JPG photos with no EXIF metadata

If you have a JPG copy which has no EXIF data - i.e. the camera/phone make/model and date/time taken are missing when you display the properties - then you should check whether the original digital image is still intact, with EXIF phone/camera make/model and date/time taken data present. You should be able to check for the presence of EXIF data in whatever app you are using to look at the original JPG file by tapping a "properties" or "file information" tab. Check whether phone/camera make/model information is present - some apps do not distinguish clearly between EXIF date/time taken and file "date modified" - they show the EXIF date/time taken if present but otherwise show "date modified" in the same field. However if the phone/camera make/model information is absent then that is an indication that any date/time shown is not the EXIF date/time taken. If the original JPG is still intact, with EXIF phone/camera make/model and date/time taken data present, sign on to Bundledocs from the device where that original JPG is and load it to Bundledocs (and remove any previously loaded copy from Bundledocs). 

But if there really is no EXIF data available - i.e. the camera/phone make/model and date/time taken data are missing and you cannot find an original with EXIF data - it could be that there never was an original with EXIF data. For example it might be that the photo was taken some time ago on a make/model of phone or camera which did not record EXIF data. Or it might be a JPG produced by scanning a non-digital photo. Another possibility is that it is a copy of a digital photo which, when originally taken, had EXIF data, but the EXIF data has somehow been lost in the copying/transmission process. This could happen if, for example, the JPG was sent to you by email or as an MMS message some time ago and the original is no longer available to be resent. In this case the JPG's filename may yield some clue as to when it might have been taken (as many cameras and phones save JPGs with a filename which includes the date and time taken).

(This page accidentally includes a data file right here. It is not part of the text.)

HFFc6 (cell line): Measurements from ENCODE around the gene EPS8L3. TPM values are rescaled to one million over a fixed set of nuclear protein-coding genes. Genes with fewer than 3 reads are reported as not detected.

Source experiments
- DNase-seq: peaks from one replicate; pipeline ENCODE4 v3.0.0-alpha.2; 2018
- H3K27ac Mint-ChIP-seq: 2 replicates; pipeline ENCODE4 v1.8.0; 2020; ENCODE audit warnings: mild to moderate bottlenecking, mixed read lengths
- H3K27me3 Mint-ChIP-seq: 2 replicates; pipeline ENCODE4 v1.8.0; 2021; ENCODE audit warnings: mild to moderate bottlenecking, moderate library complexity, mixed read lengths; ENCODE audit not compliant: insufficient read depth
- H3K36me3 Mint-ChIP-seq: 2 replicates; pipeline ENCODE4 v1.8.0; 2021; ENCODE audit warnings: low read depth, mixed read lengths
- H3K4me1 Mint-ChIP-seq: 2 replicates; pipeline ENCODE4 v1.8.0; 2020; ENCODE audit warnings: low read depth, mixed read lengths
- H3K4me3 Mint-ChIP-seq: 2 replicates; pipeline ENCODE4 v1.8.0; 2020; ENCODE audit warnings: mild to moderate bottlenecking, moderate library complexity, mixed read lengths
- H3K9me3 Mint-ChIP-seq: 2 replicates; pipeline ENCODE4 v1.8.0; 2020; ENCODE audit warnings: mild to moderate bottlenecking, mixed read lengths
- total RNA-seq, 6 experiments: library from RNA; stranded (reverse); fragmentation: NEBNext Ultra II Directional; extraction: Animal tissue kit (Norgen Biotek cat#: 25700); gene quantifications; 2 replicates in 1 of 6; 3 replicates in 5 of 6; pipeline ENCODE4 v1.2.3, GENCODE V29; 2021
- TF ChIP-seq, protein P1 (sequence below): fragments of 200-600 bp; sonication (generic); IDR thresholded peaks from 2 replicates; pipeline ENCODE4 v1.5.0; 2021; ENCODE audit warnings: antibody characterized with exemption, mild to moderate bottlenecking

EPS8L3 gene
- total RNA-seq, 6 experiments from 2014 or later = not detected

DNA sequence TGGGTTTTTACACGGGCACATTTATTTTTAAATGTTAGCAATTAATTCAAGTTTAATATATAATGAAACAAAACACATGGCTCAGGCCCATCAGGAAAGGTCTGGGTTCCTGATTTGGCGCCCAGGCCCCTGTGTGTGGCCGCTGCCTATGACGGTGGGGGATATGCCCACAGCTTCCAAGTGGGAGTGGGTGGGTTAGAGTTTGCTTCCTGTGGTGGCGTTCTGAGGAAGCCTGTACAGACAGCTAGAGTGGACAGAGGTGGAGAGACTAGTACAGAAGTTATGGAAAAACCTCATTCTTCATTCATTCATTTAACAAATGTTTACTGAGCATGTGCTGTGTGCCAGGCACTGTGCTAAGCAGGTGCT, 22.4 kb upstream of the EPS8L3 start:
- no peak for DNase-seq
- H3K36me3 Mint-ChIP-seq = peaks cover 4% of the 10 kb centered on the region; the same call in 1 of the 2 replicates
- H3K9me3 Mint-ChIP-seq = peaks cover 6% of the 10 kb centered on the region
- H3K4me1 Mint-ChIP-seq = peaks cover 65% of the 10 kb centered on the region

If there really is no EXIF data available you should amend the Document Description in Bundledocs to include the words No EXIF metadata and retain the file name as in the examples shown below. Even if the file name does not give any clue as to the date taken - e.g. if it is IMG001276.jpg - you should still include it because, at least, it is a useful reference to use as a unique identification of the photo.

Set the Document Date in Bundledocs so that it shows the date the photo was originally taken so far as you can ascertain it. You have to type into the Bundledocs Document Date column an exact date - day, month, and year - and in some cases you may be able to ascertain the exact date the photo was taken but if, as is often the case, you do not know the exact date the photo was taken and so can only give an approximate date, you can change the Display Date Format so that only the month and year are shown, if that is all you are sure of, or even just the year, as shown in the second and third examples below.

  Document Description Display Date Format Document Date entered Document Date displayed
 Photo of No 22 garden (filename 20080215124531.jpg No EXIF metadata)

 d MMM yyyy 2008-02-15  15 Feb 2008
 Photo of No 22 garden (filenamIMG001276.jpg No EXIF metadata) yyyy 1999-01-01 1999
 Photo of No 22 garden (filenamIMG001586.jpg No EXIF metadata) MMM yyyy 2006-06-01
 Jun 2006
 Photo of No 22 garden (filenamIMG001873.jpg No EXIF metadata)'mid 1990s' 1995-01-01  mid 1990s

If a photo can only be dated to within a few years, not to an exact year, you can use a value such as about 1994 or mid 1990s or late 1990s within single quotation marks as shown in the last example. Don't use a value in the form about 25 years ago because if you do someone reading what you have entered will not know exactly when you entered it and therefore be unclear what year to count back 25 years from. If you have completely no idea at all when a photo was taken you can simply say Date unknown


The information on this page about specific computer techniques is provided for information purposes only. Every reasonable effort has been made to ensure that the information is accurate and up to date at the time it was written but no responsibility for its accuracy, or for any consequences of relying on it, is assumed by me. You should satisfy yourself, before using any of the techniques, software or services described, that the techniques are appropriate for your purposes and that the software or service is reliable.

Any explanation about naming conventions or other matters in the context of tribunal or court procedure is only an overview and in order to be reasonably concise I have had to leave some details out - details which are likely to affect what the procedural law would say about your own situation. So please do not rely on the above but contact me for advice.

This page was lasted updated in August 2020. Disclaimer